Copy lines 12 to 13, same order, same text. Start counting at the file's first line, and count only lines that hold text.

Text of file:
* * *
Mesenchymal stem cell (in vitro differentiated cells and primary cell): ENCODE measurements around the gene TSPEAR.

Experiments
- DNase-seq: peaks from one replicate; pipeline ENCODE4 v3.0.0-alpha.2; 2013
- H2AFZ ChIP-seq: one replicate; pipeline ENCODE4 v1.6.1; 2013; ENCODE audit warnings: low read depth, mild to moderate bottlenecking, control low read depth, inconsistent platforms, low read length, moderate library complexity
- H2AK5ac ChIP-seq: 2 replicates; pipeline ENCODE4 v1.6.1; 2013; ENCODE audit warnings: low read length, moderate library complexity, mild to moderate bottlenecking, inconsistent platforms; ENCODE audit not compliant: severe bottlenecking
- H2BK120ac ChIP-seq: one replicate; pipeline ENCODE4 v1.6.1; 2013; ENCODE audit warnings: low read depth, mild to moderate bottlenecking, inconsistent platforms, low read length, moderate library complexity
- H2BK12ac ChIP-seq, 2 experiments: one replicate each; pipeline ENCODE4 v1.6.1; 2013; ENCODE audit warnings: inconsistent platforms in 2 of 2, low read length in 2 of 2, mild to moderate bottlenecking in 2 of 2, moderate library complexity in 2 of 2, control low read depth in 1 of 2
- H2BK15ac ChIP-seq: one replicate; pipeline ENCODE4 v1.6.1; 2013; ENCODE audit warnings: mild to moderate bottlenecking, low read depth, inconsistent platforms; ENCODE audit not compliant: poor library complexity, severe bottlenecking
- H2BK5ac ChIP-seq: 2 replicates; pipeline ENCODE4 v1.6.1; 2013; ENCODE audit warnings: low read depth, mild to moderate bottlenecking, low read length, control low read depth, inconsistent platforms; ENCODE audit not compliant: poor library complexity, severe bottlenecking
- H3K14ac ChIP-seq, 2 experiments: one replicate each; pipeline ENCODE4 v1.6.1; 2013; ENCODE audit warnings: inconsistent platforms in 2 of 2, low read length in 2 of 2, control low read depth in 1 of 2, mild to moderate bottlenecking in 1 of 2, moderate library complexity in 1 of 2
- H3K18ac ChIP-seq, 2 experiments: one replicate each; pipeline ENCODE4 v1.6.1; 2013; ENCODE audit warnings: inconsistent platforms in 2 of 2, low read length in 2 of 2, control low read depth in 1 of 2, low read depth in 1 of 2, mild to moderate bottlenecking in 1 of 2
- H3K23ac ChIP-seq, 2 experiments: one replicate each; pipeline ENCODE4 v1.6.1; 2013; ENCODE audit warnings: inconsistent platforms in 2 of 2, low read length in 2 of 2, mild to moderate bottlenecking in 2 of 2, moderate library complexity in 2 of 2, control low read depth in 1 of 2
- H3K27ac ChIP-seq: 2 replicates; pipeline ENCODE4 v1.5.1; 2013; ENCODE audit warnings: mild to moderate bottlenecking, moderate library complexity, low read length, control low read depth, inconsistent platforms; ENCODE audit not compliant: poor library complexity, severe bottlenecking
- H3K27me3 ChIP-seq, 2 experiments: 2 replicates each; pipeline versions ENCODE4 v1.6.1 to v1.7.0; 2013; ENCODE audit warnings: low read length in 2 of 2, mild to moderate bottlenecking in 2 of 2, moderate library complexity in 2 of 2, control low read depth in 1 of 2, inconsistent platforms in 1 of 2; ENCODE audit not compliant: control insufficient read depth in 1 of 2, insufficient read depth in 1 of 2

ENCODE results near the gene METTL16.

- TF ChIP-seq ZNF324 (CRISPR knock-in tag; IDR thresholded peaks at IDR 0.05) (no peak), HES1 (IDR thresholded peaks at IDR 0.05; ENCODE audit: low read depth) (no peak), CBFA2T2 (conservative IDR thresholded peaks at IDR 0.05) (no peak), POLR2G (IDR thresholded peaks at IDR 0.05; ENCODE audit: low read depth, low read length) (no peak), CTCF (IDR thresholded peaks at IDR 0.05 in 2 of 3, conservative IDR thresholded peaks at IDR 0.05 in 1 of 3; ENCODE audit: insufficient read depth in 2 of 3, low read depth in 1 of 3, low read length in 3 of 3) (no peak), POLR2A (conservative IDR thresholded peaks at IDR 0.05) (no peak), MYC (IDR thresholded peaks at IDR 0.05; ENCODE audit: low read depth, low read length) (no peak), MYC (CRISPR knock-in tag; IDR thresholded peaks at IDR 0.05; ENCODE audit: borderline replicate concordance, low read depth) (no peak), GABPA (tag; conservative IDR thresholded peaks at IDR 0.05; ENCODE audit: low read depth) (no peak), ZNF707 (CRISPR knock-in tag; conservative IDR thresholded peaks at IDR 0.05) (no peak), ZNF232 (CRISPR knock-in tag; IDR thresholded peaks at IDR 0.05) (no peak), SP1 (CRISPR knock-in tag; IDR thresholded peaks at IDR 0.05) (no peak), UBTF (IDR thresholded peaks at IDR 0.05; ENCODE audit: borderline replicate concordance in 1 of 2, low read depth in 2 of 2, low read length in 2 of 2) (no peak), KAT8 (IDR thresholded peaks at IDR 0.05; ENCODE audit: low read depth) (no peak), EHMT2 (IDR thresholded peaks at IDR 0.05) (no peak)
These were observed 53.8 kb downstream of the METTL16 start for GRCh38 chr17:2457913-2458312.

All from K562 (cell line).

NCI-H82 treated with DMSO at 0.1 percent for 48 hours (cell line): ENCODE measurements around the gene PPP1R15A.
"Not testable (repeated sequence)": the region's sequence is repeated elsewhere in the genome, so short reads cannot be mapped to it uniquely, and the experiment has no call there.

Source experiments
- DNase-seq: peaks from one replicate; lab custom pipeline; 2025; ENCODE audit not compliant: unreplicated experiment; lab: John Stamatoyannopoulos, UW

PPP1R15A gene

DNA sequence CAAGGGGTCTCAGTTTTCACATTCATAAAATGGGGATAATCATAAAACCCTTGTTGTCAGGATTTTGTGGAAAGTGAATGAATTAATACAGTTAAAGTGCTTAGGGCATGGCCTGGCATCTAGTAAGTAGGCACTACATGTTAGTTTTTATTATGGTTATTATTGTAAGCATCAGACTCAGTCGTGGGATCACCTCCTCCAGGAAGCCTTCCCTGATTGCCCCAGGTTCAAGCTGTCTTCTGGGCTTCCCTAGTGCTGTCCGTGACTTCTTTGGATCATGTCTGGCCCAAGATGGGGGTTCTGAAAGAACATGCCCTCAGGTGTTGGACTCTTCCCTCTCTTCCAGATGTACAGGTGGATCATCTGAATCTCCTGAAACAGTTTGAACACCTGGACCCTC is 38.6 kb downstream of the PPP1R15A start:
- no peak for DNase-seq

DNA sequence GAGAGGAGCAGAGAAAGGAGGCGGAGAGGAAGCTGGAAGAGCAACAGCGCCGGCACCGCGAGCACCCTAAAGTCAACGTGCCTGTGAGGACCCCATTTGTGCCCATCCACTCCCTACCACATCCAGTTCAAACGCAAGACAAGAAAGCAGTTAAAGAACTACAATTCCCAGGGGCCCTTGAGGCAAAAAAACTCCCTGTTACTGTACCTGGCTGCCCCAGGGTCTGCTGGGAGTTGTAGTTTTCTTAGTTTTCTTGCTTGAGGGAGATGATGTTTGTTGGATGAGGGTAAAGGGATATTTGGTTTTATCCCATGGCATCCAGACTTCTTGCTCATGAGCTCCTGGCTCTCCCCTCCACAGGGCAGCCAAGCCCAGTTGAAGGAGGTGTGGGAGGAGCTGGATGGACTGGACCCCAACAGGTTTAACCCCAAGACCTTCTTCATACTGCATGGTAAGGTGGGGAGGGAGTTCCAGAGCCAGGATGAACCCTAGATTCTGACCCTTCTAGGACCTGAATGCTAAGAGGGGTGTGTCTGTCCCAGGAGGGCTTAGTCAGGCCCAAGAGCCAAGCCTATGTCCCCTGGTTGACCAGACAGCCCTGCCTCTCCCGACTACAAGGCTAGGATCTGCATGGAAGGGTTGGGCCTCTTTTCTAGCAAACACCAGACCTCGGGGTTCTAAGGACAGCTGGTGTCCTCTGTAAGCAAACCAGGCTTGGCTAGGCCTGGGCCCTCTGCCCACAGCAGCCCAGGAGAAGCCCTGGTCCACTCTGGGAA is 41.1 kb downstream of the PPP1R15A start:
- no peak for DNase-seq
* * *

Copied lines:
- H3K23ac ChIP-seq, 2 experiments: one replicate each; pipeline ENCODE4 v1.6.1; 2013; ENCODE audit warnings: inconsistent platforms in 2 of 2, low read length in 2 of 2, mild to moderate bottlenecking in 2 of 2, moderate library complexity in 2 of 2, control low read depth in 1 of 2
- H3K27ac ChIP-seq: 2 replicates; pipeline ENCODE4 v1.5.1; 2013; ENCODE audit warnings: mild to moderate bottlenecking, moderate library complexity, low read length, control low read depth, inconsistent platforms; ENCODE audit not compliant: poor library complexity, severe bottlenecking